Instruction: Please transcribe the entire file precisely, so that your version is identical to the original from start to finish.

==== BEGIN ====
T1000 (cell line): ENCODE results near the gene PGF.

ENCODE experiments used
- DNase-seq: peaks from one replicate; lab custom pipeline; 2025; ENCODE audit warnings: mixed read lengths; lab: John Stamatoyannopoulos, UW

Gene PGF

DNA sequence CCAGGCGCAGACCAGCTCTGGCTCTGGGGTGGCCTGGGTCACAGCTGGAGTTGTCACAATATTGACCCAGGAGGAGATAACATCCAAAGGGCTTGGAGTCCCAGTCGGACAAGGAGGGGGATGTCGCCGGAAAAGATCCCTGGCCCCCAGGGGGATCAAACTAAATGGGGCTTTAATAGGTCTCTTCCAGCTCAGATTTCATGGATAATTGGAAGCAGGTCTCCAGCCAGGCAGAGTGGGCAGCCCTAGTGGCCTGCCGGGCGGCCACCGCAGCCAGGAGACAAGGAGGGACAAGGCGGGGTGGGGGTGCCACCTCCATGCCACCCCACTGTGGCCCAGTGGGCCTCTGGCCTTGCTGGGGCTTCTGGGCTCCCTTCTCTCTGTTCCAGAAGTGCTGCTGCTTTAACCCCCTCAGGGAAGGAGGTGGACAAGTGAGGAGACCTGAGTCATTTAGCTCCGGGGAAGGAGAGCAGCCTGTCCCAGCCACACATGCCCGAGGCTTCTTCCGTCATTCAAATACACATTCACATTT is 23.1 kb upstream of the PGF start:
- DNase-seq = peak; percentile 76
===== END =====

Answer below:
T1000 (cell line): ENCODE results near the gene PGF.

ENCODE experiments used
- DNase-seq: peaks from one replicate; lab custom pipeline; 2025; ENCODE audit warnings: mixed read lengths; lab: John Stamatoyannopoulos, UW

Gene PGF

DNA sequence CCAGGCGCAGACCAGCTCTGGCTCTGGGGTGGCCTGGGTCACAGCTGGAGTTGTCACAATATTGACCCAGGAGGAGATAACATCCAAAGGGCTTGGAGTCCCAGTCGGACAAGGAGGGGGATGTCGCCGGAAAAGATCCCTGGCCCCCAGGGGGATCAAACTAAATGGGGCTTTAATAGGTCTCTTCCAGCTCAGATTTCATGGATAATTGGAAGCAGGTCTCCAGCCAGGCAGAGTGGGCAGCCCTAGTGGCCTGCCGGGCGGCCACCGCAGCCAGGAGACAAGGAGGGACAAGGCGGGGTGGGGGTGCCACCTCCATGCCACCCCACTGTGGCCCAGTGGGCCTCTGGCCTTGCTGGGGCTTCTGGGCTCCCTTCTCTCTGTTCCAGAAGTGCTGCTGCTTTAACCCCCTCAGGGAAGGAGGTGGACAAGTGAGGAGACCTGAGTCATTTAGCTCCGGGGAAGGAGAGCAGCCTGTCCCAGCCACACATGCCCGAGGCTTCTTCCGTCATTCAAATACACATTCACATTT is 23.1 kb upstream of the PGF start:
- DNase-seq = peak; percentile 76